Most indicators show that the national housing market is improving. But, in Florida, the recovery is probably going to take longer for the state overall. Any of our readers who are familiar with previous posts here know that the South Florida area is doing better than most, but the rest of the state isn't having the same luck. Hundreds of Florida homeowners face the threat of foreclosure every day because they still have trouble paying their mortgage.
Many people have found themselves in a situation where they need to reevaluate their finances. Sometimes, this is due to an unexpected issue, like the sudden onset of a medical condition, or the loss of a job. However, many times people can see the problem coming. Maybe they are spending more money than they are making, and it is going to catch up with them down the line. For some people, a mortgage problem sparks the concern as well as the need to take proactive steps.
It's no secret that Florida was one of the states that was hit the hardest by the "burst" of the housing bubble several years ago. Like the rest of the country, it has been a long slog to recover value for homeowners throughout the state. And, for many, paying the monthly mortgage payment is still a serious concern. Foreclosures remain an issue in Florida.
Tens of millions of Americans have a mortgage. Many of our readers probably have a mortgage on a piece of property in South Florida. And most people understand the basic premise of what a mortgage is, which is a loan from a bank or other lender that helps a person buy property, resulting in monthly payments made on that loan over the course of about 15, 20 or 30 years.
When it comes to be time for a South Florida resident to apply for a mortgage, there are quite a few things to check off the to-do list. After all, a mortgage is probably the biggest loan that an individual or a couple will ever take on in their lifetimes. As a result, lenders require a lot of documentation that proves that the borrower can make the monthly mortgage payment without fail.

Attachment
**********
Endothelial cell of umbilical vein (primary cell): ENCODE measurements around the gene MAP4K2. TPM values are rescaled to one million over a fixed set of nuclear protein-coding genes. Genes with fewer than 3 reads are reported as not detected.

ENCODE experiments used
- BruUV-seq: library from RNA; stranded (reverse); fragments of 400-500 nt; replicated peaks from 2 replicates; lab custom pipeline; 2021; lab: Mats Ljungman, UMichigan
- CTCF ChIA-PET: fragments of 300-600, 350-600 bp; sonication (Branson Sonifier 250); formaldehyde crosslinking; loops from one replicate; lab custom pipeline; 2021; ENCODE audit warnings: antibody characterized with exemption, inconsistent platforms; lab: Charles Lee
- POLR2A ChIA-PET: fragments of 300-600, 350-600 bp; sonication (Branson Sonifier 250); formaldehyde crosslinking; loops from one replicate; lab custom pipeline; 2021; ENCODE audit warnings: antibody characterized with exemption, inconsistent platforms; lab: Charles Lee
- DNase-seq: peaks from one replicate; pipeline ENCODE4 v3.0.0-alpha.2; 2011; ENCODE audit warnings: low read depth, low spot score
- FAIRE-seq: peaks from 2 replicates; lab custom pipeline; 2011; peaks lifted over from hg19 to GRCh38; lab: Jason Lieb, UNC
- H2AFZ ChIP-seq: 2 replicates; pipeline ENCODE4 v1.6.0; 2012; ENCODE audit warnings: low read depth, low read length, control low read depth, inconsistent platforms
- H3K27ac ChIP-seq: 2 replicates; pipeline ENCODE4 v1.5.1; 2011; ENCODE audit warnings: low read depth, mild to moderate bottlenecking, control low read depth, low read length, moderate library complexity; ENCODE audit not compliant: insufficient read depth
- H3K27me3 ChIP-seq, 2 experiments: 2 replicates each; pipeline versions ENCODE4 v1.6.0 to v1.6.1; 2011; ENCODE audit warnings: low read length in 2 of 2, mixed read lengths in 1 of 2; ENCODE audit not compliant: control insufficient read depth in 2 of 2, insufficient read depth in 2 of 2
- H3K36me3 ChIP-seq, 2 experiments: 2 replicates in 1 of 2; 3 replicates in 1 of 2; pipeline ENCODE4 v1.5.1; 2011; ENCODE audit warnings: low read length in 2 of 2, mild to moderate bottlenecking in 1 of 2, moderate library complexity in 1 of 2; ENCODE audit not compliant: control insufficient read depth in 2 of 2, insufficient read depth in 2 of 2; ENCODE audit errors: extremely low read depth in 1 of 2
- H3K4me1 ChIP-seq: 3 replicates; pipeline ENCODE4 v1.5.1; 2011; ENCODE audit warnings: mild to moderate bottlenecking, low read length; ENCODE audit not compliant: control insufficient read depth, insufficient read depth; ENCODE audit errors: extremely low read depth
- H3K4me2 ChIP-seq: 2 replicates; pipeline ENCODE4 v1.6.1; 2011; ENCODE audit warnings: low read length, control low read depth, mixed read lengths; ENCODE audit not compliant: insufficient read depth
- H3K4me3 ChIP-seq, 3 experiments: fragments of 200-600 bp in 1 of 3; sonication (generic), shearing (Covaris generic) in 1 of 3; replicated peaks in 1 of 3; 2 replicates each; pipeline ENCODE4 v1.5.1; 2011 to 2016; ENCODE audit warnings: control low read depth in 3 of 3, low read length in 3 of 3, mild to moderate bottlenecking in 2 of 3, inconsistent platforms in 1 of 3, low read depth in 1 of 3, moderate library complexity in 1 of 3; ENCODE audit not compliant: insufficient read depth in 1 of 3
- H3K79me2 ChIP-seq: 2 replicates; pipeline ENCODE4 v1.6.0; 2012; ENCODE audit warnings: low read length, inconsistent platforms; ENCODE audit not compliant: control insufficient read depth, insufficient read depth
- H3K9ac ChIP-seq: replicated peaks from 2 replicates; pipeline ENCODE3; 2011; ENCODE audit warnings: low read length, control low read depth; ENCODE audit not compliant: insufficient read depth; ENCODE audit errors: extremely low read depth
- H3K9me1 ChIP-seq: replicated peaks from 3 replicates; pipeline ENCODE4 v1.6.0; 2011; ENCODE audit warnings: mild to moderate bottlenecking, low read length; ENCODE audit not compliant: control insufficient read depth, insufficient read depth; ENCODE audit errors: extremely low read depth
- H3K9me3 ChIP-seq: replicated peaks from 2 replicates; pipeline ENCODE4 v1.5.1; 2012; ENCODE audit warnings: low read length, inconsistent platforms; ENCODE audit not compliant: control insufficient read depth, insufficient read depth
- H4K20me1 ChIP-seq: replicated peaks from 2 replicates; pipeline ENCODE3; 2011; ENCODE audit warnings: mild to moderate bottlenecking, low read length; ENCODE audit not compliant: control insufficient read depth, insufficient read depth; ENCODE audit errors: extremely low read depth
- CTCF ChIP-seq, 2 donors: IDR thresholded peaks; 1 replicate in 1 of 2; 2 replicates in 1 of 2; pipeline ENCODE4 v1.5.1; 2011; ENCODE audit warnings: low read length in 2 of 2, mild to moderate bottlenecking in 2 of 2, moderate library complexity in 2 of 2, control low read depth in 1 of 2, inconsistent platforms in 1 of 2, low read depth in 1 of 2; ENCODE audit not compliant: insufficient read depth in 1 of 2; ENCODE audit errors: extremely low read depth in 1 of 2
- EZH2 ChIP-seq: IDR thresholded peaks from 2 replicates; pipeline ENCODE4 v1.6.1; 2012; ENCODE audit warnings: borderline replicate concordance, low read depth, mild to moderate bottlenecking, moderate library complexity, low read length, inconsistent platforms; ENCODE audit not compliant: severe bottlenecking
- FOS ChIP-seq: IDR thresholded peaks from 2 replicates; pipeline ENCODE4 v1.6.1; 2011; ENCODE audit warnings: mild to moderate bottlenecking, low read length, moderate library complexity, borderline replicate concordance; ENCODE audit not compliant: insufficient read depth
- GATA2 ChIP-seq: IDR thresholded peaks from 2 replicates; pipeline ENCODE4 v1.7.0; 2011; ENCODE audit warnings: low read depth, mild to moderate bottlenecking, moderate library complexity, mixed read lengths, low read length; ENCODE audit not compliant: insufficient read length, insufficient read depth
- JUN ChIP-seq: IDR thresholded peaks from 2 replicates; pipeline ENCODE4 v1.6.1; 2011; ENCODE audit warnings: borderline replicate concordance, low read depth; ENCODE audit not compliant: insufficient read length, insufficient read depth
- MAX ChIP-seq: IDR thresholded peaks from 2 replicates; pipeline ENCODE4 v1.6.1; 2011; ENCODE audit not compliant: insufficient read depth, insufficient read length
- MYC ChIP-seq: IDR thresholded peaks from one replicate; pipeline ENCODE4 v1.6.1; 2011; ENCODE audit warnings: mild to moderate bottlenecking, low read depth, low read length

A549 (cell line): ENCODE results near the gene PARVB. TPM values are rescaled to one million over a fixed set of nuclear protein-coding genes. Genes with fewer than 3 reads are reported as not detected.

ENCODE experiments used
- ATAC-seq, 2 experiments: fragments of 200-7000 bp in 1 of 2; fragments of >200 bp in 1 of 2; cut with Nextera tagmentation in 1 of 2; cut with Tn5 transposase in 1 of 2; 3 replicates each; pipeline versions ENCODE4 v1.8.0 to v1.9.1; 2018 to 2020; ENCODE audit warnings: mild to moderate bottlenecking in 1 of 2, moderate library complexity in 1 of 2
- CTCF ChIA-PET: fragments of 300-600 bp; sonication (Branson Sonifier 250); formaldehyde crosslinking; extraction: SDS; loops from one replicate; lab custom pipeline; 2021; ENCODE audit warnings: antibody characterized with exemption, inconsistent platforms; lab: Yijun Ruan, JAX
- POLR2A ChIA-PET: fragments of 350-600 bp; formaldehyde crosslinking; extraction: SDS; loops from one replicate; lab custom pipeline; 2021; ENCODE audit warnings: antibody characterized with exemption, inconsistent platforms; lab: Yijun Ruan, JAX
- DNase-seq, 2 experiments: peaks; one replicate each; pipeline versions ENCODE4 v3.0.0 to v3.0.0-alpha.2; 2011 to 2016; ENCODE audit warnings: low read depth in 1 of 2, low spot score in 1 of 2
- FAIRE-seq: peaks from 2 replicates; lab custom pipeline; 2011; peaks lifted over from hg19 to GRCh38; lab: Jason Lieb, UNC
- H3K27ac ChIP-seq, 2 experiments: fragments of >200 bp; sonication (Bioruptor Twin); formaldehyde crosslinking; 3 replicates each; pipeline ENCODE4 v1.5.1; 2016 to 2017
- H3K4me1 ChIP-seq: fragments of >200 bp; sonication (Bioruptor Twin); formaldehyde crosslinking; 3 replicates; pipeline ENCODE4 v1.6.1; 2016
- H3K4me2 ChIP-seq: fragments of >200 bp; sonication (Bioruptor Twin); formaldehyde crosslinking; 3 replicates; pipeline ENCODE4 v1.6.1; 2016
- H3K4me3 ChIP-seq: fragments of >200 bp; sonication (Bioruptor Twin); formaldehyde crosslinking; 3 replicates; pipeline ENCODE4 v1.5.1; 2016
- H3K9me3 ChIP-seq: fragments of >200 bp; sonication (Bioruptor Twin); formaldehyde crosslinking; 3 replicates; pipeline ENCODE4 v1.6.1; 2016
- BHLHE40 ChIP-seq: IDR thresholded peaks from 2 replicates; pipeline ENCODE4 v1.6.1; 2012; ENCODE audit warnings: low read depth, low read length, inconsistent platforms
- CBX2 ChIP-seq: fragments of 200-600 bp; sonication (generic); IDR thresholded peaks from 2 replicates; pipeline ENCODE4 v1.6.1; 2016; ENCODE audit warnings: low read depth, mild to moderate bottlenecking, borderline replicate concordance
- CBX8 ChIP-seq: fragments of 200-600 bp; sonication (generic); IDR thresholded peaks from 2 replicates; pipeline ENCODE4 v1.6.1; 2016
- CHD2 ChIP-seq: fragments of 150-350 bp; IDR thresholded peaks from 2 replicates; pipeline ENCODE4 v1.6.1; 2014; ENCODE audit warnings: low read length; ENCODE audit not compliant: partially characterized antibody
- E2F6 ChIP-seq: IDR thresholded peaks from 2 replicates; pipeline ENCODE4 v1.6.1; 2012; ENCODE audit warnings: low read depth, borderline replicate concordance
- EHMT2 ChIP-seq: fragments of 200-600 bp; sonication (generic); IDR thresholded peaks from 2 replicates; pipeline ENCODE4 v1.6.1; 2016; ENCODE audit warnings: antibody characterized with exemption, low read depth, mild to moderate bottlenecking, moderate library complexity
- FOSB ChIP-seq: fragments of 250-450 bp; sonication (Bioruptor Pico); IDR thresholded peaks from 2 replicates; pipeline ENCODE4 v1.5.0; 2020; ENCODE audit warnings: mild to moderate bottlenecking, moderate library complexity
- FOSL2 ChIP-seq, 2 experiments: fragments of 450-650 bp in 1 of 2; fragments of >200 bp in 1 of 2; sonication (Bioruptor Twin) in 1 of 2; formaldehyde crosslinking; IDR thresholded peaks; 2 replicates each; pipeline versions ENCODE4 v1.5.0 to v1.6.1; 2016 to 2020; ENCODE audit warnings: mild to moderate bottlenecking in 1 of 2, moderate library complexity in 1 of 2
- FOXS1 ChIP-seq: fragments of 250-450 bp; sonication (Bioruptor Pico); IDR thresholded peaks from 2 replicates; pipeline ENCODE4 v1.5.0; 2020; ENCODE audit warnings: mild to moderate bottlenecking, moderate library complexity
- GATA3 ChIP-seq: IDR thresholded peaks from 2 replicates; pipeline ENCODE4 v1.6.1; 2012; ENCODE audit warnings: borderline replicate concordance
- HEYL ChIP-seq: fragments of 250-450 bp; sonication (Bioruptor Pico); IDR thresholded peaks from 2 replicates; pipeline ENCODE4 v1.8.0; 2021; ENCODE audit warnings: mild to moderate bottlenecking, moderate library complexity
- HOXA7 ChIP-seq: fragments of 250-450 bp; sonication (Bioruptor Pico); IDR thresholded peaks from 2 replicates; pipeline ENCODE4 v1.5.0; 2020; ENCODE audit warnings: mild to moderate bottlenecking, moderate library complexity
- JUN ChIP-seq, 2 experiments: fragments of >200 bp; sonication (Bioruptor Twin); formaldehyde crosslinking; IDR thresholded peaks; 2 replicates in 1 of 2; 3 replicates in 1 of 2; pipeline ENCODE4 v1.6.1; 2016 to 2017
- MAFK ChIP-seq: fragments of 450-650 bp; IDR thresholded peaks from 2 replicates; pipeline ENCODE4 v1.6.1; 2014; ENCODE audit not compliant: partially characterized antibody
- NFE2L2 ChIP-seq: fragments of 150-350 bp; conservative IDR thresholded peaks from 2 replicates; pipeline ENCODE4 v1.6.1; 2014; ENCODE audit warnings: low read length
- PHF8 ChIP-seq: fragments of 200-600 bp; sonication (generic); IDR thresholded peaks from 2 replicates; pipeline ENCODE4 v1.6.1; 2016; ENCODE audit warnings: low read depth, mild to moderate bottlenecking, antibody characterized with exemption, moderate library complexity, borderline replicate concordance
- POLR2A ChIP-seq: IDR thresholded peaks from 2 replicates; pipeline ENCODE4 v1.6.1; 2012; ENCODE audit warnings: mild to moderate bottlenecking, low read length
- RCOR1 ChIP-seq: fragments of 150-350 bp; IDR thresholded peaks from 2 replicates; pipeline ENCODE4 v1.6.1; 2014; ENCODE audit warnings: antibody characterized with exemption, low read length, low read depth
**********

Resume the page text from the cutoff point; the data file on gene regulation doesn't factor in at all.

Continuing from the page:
Many of our South Florida readers make a monthly mortgage payment. But does everyone know what all is accounted for in that monthly payment?
As previous posts here have mentioned, foreclosures remain a problem for the national housing market, and the South Florida area is not immune to this issue. Although many real estate markets throughout the country are recovering from the plummet in property values that took place a few years ago, there are still too many homeowners who are struggling with their monthly mortgage payment.
Many of our readers may have seen a previous post here that detailed how delinquent payments on mortgages are still a major concern in the South Florida real estate market. This is despite the fact that the local real estate market has experienced a rebound in the last few years that is nearly unmatched in the nation. The news on delinquent payments and foreclosures, however, may be worse than what was previously thought.
There are many different ways to measure the health of a recovering real estate market. Mortgage giant Freddie Mac uses something called a "Multi-Indicator Market Index," also known as a MIMI. This index looks at four different factors to assess the health of the real estate market in any given area: applications for home purchases, employment in the area, the affordability of real estate and the level of mortgage delinquencies.
Most of our South Florida readers are probably familiar with the general process of a foreclosure. This is the process by which a mortgage lender can seize the home of someone who is not keeping up with their monthly mortgage payment and, as a result, the lender makes the determination that it is a better option to take over ownership of the property itself rather than to try to work out an arrangement with the delinquent borrower. However, there is another process that our readers may not be too familiar with: the deed in lieu of foreclosure process.